Are selling photographs online a paradigm shift, leaving photography galleries venerable?
Much has been made of the recent attempt by Amazon to offer fine art online, which was greeted (correctly) with derision by the gallery world. But there was a giant sigh of relief, too. The online behemoth didn’t get it right—not yet, that is.
But someone will, and soon, and this could leave “brick and mortar” galleries in the cold, especially when it comes to fine art photography.
Because it is usually a digital file already, photography lends itself perfectly for online display. Unlike unique work such painting, sculpture and even prints, which are usually editioned, requiring careful inspection and color reproduction that a small 500×800 pixel image could not provide, photographs on the web is familiar and accepted.
Some web sites are doing a good job selling work and Saatchi Online comes to mind. They charge a 30% commission—not 50% as galleries do, deposit payment directly (!) into the artist’s account within thirty days, and pay for shipping and insurance. What’s not to like? Not worrying about being paid should come as a relief to those that have experienced long delays or have not received payment at all (I know one painter that sold out their show but did not see any of the $300K netted; he later had to produce work for a whole other show a year later, which did sell out).
The disadvantages of the gallery-less system for artists are many, of course. The main challenge is that there is no one championing your work to collectors and curators. Also, there is no sales person or director helping to build careers or negotiationing on the photographer’s behalf. Instead, the artist is left as a “free agent”, hustling for work. But if you have some social media where-with-all, as every artist should, you might do well with this model.
Since trust and reputation are a major part of what galleries provide, the selling site could be at a major disadvantage. To make up for the personal touch and handshake guarantee, they must develop clearly stated policies. Saatchi Online, for example, makes artists complete a Letter of Authentication and offers a seven day return policy.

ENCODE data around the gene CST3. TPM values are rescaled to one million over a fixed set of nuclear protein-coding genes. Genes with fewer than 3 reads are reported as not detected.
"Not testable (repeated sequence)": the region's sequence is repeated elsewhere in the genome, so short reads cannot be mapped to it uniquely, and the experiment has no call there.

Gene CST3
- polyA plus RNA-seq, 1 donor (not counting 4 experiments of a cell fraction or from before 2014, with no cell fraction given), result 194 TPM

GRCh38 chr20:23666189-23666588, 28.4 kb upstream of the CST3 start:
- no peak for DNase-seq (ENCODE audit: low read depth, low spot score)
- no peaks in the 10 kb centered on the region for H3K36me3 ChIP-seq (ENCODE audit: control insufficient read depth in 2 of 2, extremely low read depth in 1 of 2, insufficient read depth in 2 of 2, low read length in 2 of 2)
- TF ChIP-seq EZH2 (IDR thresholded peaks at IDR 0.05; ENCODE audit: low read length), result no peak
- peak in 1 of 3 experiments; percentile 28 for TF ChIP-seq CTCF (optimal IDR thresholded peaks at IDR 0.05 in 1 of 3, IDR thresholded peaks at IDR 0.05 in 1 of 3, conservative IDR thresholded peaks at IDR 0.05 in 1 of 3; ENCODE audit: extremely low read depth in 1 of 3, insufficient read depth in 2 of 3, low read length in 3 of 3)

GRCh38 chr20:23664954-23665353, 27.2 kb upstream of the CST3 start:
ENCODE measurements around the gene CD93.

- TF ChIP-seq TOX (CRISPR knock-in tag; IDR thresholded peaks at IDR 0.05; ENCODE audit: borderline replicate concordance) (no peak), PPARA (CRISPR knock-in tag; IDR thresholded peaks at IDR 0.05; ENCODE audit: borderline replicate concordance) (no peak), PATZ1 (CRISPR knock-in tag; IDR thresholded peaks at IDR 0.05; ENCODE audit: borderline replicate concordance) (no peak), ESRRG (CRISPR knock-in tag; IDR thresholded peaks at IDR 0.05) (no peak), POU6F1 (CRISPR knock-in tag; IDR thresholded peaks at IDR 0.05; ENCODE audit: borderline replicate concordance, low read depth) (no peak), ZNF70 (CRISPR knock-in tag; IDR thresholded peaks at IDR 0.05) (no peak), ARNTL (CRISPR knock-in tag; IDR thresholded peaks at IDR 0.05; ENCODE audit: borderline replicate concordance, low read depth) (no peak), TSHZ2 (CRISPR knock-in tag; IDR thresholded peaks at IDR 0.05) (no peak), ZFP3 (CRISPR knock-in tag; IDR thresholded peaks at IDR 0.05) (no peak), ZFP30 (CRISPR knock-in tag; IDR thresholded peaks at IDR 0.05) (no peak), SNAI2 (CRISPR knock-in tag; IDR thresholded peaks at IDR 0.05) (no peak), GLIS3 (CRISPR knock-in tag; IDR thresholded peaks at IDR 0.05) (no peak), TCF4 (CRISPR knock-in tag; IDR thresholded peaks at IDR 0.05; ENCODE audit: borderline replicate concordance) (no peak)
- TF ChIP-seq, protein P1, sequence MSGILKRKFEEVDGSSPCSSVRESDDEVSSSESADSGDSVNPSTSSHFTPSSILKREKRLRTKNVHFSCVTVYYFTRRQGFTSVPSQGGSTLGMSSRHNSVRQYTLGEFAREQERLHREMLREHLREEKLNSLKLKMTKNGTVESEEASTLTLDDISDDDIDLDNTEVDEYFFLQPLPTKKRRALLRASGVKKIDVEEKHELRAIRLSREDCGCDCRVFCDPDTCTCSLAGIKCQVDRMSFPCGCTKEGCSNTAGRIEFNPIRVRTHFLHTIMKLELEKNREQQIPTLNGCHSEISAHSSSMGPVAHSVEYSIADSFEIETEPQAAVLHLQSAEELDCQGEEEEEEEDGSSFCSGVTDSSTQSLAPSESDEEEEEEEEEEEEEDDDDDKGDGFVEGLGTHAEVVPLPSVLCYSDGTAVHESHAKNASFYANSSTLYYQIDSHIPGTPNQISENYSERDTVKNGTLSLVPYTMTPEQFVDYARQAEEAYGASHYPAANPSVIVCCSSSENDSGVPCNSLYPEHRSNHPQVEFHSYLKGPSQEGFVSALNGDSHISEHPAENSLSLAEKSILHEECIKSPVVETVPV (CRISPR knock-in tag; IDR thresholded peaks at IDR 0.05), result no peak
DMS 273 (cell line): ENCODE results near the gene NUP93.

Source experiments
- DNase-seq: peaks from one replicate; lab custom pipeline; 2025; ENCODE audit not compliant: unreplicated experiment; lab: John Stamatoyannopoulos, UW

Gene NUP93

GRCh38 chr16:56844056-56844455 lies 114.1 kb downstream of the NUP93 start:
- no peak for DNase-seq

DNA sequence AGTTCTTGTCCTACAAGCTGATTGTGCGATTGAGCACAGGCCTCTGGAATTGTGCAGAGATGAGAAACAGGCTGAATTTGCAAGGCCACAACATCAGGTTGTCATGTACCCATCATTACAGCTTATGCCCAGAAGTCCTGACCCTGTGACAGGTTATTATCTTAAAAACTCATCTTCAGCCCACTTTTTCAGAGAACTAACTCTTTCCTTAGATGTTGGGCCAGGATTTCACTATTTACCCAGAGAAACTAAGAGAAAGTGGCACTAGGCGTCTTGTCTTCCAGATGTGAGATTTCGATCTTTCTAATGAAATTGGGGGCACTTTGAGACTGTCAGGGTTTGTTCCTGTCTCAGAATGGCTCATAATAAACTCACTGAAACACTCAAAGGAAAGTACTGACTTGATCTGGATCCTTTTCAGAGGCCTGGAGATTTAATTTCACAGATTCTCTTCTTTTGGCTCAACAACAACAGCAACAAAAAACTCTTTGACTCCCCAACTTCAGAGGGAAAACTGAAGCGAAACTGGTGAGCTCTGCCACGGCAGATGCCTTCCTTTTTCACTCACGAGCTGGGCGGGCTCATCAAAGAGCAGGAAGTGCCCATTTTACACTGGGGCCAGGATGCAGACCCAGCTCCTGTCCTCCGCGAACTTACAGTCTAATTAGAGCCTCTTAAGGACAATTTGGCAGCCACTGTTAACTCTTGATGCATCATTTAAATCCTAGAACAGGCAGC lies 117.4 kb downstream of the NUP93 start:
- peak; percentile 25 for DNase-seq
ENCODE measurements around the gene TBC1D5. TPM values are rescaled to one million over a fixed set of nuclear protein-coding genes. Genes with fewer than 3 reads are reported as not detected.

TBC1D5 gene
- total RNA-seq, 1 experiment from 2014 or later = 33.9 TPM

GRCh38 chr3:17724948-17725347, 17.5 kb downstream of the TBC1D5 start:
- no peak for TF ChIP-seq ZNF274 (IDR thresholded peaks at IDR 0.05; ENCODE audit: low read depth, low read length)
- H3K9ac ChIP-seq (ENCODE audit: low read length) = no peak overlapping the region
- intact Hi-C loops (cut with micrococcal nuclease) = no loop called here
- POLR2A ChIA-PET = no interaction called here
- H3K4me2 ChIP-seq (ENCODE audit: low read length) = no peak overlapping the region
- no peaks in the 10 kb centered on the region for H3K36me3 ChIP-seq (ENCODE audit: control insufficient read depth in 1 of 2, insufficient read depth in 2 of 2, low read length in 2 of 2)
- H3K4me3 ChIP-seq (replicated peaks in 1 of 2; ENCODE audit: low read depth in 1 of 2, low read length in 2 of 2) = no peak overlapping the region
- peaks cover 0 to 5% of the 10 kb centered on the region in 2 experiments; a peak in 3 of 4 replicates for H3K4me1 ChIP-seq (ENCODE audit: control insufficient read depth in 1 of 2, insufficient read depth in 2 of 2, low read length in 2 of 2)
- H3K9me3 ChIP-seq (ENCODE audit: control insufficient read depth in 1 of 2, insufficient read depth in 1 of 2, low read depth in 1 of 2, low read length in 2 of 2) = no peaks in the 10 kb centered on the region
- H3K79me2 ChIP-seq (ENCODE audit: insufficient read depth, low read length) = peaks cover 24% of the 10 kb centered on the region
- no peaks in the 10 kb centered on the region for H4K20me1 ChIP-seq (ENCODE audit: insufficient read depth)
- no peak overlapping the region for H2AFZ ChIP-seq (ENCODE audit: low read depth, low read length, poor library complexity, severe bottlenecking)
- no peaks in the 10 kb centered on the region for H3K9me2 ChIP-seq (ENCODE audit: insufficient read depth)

Young collectors, however, might find galleries intimidating or uncomfortable, and would prefer searching trusted sites at their own pace. After all, this is an all too familiar process they already do for most purchases.
Some artists and collectors might feel squeamish about web offerings: selling a Warhol on Amazon next links selling soap reduces art to “merch.” (Okay, may soap boxes are a bad example). But if you just returned from Art Basel Miami Beach or the other art fairs, you’ve experienced “merch” central.
Where does this leave photo galleries? At a disadvantage, I think. They will soon have to compete against well funded internet presences. Artists might forgo the gallery and sell direct, cutting out the middleperson. Of course, placing something on the internet does not mean it will sell, and requires extra effort and time by the artist, but the current model is slowly eroding towards that direction.
I see some typos in your piece you should correct. The first is a misspelling in the very first sentence. I’m assuming you mean the word “vulnerable” rather than venerable. Having this right up front could drive people away from reading the rest of the article which makes some good points.
In discussing Amazon you should say “maybe soap boxes are a bad example.”
There’s a grammatical issue where you say “photographs on the web is”. That should be “photographs on the web are”.
Reading your article, it really hit me that; yes the days of the true “Gallery” are almost a thing of the past. The pompous attitudes, upturned noses of the sales reps. It was part of the experience and we expected no less. So we all migrate to on-line galleries and make the shift. The days up setting up an opening well, maybe for this photographer, great memories and a thing of the past…like roll film backs.
Thanks for the review. It will be very useful for those who don’t want to manually configure things.
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